It’s time we had a conversation about censorship.
Recently a mass exodus of major advertisers occurred at YouTube, which has since caused the ecosystem of that platform to fall into disarray. As noted by both YouTubers and mainstream media outlets alike, the precipitating event seems to have been a small number of government and corporate ads appearing alongside racist hate videos on a very small number of channels. The issue was brought to the attention of governments and corporations in a high profile manner, and from there, industry brass decided to pull all advertising off the YouTube platform, citing the desire to not be associated with harmful content.
As various media outlets have reported, it’s an odd narrative to follow given the fact this problem has existed for many, many years. Until the middle of 2016, it’s been an issue that’s rarely made the news. Furthermore, despite the historical efforts made by media companies (especially Google) to stamp out racist and other extremist content, the issue remains difficult to address owing to the sheer volume of data being uploaded at any given time.
In Youtube’s case, at least 300 hours of video is uploaded each minute (though some put that number as high as 400 hrs/min). If we go with the lowest estimate, that’s still 18,000 hours of video in an hour, 432,000 hours of video in a day, or 12.96 million hours in a 30-day month. These numbers are definitely not in Google’s favour, and despite valiant efforts to screen user-generated content, Internet media companies as a rule tend to be faced with a never-ending, uphill battle when it comes to managing these enormous volumes of user-generated content.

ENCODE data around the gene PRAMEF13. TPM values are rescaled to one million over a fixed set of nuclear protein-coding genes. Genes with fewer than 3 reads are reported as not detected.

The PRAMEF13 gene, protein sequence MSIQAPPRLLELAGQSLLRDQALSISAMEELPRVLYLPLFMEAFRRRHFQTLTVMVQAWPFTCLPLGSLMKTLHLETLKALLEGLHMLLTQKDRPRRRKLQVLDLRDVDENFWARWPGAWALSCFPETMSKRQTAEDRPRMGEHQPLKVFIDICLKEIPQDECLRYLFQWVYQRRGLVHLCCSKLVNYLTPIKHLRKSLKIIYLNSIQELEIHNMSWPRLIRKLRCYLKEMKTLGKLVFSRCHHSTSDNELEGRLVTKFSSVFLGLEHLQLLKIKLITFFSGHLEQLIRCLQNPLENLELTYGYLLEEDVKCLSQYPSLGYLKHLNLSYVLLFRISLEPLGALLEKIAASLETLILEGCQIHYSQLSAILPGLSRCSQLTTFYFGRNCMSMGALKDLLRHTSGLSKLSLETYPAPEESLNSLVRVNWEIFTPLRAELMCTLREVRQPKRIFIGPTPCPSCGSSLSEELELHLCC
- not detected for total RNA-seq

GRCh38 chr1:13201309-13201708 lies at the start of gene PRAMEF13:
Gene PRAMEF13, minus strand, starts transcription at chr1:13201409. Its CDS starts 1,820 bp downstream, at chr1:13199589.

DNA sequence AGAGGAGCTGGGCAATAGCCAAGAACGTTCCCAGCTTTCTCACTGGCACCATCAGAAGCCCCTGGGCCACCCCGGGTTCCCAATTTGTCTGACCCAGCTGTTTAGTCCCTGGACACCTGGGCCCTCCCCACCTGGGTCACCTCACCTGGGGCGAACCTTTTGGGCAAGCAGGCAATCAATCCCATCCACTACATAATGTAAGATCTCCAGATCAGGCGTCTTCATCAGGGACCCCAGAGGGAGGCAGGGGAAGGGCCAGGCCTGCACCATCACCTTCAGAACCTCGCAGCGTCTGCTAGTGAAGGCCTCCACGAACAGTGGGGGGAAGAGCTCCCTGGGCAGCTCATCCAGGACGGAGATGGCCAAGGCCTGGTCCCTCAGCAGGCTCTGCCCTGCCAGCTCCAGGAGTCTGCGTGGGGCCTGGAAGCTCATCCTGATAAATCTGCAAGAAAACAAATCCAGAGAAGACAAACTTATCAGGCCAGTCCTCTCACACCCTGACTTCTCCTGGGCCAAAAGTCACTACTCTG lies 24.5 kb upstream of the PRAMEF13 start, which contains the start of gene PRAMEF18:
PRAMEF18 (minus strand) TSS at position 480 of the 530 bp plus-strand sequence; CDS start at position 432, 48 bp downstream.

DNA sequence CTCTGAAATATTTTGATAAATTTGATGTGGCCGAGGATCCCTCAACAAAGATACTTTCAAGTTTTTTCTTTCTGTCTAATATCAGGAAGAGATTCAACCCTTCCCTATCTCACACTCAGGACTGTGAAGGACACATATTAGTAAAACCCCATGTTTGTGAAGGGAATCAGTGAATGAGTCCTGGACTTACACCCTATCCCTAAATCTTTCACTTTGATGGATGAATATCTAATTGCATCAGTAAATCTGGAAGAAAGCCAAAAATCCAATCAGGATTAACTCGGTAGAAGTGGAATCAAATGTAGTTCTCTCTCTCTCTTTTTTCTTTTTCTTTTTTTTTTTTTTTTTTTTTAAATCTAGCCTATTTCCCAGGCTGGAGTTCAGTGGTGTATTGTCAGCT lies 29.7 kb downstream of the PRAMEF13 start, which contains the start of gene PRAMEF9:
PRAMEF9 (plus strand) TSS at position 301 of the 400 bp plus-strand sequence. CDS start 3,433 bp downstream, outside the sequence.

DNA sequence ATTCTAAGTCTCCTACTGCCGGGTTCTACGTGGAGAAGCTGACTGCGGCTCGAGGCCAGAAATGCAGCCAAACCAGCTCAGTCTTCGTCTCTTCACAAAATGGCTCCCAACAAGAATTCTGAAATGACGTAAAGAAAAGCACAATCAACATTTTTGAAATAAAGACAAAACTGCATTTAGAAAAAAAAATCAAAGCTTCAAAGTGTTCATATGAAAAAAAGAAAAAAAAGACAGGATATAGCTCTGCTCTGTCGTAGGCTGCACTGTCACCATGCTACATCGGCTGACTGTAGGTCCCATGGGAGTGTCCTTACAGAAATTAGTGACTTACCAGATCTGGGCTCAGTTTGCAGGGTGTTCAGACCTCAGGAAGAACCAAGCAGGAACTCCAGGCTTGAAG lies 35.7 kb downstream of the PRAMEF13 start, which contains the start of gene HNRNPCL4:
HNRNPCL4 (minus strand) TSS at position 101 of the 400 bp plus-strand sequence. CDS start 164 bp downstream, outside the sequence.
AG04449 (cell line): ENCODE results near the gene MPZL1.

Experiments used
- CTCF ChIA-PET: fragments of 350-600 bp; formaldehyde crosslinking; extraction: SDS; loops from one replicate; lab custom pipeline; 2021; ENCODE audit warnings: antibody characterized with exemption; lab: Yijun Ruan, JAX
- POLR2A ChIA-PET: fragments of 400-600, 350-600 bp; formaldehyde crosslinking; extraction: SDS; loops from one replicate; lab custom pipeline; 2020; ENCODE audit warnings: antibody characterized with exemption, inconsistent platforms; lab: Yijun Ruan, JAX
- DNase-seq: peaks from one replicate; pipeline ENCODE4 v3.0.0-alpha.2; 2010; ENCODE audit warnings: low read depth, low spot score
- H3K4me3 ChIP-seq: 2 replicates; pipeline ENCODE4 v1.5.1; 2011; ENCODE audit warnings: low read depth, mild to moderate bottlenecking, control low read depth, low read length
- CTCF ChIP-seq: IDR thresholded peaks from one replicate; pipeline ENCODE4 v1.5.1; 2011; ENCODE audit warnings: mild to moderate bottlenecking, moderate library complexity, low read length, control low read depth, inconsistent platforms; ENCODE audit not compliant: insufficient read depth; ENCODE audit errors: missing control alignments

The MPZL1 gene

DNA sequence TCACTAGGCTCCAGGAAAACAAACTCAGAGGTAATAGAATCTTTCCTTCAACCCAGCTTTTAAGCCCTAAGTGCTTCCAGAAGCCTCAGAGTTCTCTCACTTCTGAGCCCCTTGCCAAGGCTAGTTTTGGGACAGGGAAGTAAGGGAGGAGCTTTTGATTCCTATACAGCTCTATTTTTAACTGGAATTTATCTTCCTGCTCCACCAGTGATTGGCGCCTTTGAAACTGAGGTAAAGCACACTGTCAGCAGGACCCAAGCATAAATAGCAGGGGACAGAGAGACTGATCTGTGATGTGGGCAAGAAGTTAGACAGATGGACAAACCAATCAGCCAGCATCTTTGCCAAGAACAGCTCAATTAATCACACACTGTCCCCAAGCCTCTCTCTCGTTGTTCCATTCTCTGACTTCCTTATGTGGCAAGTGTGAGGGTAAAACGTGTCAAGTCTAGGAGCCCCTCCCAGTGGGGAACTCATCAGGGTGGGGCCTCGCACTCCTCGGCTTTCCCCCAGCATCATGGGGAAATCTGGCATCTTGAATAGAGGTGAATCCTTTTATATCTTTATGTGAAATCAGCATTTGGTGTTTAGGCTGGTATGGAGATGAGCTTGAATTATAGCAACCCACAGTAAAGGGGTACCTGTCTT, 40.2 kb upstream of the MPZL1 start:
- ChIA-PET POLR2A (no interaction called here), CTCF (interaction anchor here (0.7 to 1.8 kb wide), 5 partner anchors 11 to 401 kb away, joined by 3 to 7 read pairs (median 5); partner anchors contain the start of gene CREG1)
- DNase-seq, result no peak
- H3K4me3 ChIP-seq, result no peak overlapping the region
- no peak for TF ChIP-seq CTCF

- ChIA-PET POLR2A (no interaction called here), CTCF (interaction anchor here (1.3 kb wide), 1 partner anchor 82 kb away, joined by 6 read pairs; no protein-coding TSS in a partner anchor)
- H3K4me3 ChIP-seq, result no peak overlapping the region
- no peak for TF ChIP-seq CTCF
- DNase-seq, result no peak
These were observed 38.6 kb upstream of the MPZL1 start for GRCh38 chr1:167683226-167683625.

Similar to the ongoing situation at Facebook (and its implications for that network’s 1.2 billion daily users), the logistics are impossible when it comes to setting up a purely human intervention as a solution to harmful content. There’s no practical way for Google, or any ultra high volume media company for that matter, to retain sufficient human staffing in order to individually review each piece of user-generated content that comes in the door. As a result, industry standard practices include the use of software algorithms as gatekeepers and the automation of most issues related to policy enforcement and content management.